Subject(s)
COVID-19 , Breakthrough Pain
3.
Am Surg ; : 31348231180919, 2023 Jun 07.
Article in English | MEDLINE | ID: covidwho-20245218

ABSTRACT

BACKGROUND: Little is known about how the COVID-19 pandemic impacted older adults admitted to the hospital with fall-related injuries. This research sought to determine if there was a difference in patient characteristics and hospital outcomes among older adults with fall-related injuries during the COVID-19 pandemic compared to a non-pandemic period. METHODS: A retrospective chart review of patients 65 years or older admitted for traumatic falls before and during COVID-19 was undertaken. Data abstracted included demographics, fall details, injury data, and hospital course. RESULTS: Of 1598 patients, 50.5% presented during COVID-19 (cases), and 49.5% presented pre-pandemic (controls). Fewer cases fell in rural areas (28.6% vs 34.1%, P = .018) and were transferred from outside hospitals (32.1% vs 38.2%, P = .011). More cases experienced alcohol (4.6% vs 2.4%, P = .017) and substance use disorders (1.4% vs .4%, P = .029). Fewer cases had subdural hemorrhages (11.8% vs 16.4%, P = .007), and more had pneumothoraxes (3.5% vs 1.8%, P = .032). More patients admitted during COVID-19 experienced acute respiratory failure (2.0% vs .0%, P < .001), hypoxia (1.5% vs .3%, P = .005), and delirium (6.3% vs 1.0%, P < .001). Fewer cases were discharged to skilled nursing facilities (50.8% vs 57.3%, P = .009) and more to home with services (13.1% vs 8.3%, P = .002). DISCUSSION: This study suggested there was a similar frequency of presentation for falls among older adults during the two study periods. Older adults with fall-related injuries experienced differences in presenting comorbidities, injury patterns, complications, and discharge locations during the study periods.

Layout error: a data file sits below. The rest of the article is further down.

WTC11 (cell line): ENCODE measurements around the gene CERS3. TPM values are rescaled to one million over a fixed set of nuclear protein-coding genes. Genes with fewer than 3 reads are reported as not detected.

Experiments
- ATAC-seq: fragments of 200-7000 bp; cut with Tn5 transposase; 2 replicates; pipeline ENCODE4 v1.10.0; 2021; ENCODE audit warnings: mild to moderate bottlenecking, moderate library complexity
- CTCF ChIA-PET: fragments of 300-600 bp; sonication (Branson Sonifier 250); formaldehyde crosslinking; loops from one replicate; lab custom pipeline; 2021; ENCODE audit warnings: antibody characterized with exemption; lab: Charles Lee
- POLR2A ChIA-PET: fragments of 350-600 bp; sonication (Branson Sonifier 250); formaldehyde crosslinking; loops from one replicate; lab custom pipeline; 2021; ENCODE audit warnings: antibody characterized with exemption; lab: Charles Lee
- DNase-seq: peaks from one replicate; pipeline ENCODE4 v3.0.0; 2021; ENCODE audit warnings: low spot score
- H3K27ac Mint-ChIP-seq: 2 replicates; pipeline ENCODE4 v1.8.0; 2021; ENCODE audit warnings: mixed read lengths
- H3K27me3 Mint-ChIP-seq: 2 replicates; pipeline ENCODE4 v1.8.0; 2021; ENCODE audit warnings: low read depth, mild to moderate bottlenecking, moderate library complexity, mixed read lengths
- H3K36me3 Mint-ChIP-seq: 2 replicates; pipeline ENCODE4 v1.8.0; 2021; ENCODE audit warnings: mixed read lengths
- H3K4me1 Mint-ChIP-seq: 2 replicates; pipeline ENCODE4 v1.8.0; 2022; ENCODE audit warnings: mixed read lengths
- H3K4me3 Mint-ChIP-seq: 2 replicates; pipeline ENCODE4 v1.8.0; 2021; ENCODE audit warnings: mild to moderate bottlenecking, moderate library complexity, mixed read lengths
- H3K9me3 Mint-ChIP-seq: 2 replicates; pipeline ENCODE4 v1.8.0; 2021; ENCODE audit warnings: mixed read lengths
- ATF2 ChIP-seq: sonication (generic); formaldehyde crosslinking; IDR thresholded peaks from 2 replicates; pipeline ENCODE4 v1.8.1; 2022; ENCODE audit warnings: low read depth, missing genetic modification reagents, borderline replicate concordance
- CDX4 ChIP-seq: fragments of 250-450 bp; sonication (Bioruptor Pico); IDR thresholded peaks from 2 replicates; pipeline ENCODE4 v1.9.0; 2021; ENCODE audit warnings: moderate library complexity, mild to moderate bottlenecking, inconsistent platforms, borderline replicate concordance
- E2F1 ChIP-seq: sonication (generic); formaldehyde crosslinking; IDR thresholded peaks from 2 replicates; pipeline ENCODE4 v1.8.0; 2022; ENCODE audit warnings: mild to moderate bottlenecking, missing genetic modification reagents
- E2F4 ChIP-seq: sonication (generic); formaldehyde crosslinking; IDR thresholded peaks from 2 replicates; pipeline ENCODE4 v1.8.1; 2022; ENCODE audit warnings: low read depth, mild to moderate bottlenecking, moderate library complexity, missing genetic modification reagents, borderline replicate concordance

4.
J Clin Psychopharmacol ; 43(4): 313-319, 2023.
Article in English | MEDLINE | ID: covidwho-20235694

ABSTRACT